Dawgs hook Cornhusker catcher
Baseball: Taylor Fish hopes to land big one with WMBL title
Wednesday, May 28, 2014 03:08 pm
An Okotoks Dawg won’t feel like a fish out of water when he plays in front of the big crowds at Seaman Stadium.
As a catcher with the Nebraska Cornhuskers, Taylor Fish is used to seeing plenty of fans at a sporting event.
“Husker Nation is just ridiculous,” Fish said. “We don’t have a pro team in Nebraska, so they live for Nebraska football and Nebraska athletics.
“A perfect example is today. We had close to 20,000 today.”
However, it wasn’t just any game. The Huskers were playing in the Big 10 final in Omaha. They lost to Indiana 8-4 Sunday.
Although, Fish didn’t play in the Big 10 tourney, the back-up catcher was a contributor in Big Red’s 40-19 record and their 21st ranking in the NCAA.
He started 18 games and hit .262, driving in 13 RBIs for Nebraska.
“I feel like I did pretty well defensively and I came in late some games and got some big hits,” Fish said.
However, a catcher has to do more than hit. He’s the catalyst in the baseball battery.
“I feel good back there (behind the plate),” Fish said. “I feel my arm has gotten stronger over the years and I am more quick and agile back there.
“I feel I can be on track with the pitchers and call a game pretty well too.”
He’s already been in touch with new Okotoks head coach Brett Thomas, who was behind the plate during Okotoks’ three Western Major Baseball League championship seasons from 2007-2009.
“Coach Thomas has told he loves working with catchers and he is excited to be working with me — I am looking forward to it,” Fish said. “As a player, I just want to do anything I can to help the team.
“Whether it’s hitting nine hole and putting a bunt down or hitting three-hole, it doesn’t matter to me. I just have to make the best of my opportunities and do what the coaches ask of me.”
Fish got word of the Dawgs when one of his friends, infielder Dillon Schroeder from University of Nebraska-Kearney, had signed with the Okotoks team.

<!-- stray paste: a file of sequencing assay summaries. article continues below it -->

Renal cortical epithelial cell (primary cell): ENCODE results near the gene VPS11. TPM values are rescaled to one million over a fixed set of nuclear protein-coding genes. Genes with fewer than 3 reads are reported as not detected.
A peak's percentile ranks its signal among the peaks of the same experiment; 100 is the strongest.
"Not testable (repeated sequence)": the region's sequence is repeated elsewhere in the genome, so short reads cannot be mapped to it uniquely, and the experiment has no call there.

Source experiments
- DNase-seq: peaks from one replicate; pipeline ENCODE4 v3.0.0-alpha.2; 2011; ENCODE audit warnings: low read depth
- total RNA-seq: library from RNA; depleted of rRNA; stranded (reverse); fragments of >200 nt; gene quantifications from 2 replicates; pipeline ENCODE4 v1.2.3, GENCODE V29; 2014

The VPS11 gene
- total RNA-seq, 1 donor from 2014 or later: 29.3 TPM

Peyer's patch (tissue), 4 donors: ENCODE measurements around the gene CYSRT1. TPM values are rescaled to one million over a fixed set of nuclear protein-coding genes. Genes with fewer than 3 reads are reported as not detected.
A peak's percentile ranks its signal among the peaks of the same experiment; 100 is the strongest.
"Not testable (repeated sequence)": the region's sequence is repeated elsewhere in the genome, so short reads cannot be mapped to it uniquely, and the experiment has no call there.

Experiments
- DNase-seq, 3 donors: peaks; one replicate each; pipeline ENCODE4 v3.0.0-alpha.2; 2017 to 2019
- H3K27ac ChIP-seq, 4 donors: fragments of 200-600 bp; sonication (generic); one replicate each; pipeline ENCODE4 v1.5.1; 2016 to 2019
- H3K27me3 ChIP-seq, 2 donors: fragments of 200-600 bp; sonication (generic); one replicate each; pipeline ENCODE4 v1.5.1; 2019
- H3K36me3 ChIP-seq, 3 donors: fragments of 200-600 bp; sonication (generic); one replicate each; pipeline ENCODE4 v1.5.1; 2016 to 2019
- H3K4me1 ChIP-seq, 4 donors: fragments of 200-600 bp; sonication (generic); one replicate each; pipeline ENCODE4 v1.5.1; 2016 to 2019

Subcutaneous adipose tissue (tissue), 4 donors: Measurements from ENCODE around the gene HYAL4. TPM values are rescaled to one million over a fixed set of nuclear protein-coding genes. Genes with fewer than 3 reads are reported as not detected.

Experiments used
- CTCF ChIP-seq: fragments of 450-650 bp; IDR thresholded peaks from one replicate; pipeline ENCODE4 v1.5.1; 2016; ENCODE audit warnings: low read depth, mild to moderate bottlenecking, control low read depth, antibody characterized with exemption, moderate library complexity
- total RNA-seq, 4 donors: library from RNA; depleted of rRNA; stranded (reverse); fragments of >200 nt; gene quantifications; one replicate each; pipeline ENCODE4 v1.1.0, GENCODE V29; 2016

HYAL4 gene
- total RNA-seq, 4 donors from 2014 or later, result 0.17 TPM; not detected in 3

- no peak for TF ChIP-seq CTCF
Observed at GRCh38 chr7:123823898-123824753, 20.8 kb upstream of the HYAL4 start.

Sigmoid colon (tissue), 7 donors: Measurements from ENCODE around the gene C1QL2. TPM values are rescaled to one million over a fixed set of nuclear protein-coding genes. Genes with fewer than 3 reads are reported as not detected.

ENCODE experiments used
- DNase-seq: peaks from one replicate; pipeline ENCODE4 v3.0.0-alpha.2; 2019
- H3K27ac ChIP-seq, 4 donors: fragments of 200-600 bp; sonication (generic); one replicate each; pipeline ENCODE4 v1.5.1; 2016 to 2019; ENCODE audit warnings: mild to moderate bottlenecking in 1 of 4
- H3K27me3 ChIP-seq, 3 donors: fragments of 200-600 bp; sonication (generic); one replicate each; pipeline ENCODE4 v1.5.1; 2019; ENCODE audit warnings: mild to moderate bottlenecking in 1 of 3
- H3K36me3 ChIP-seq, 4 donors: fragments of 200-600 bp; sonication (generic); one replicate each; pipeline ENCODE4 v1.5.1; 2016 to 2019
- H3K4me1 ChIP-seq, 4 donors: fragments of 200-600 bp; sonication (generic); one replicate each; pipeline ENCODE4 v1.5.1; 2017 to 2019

“He told me I should look into it so I coached Dawgs coach Val Helldobler and he told me they were interested in getting a catcher and things just fell into place perfectly,” Fish said.
Fish is used to coaches who have the intensity of Thomas.
The Huskers’ coach is former major leaguer Darin Erstad, who won a World Series with the Halos in 2002.
“He’s very intense and he gets the best out of you,” Fish said. “All of our coaches are intense.
“That’s the way I like them.”
He’s got one goal in Okotoks and that’s to win a ring —maybe not the size of Erstad’s but a WMBL ring would fit Fish nicely.
“I want to win a ring — that’s what every player wants,” Fish said. “I want to go out and win a championship.”
He’s got one other goal. He wouldn’t mine dropping a line or two in the world-famous rivers in southern Alberta.
“I hear there is a little bit of fishing up there, which I am really excited about,” Fish said.
He may be delayed in getting to Okotoks. The Cornhuskers have made it to the regional playoffs for the College World Series. As much as he wants to get to Okotoks, he is willing to wait if the ’Huskers can get to the World Series in Omaha, Nebraska.
“If we don’t get to super-regionals, I will be booking my flight to Okotoks,” he said.
The Dawg season starts on June 1 when Okotoks take on the Medicine Hat Mavericks in The Hat. The Dawgs home-opener is June 5 at Seaman Stadium at 7 p.m.
For ticket information go to www.dawgsbaseball.ca or call 403-262-DAWG.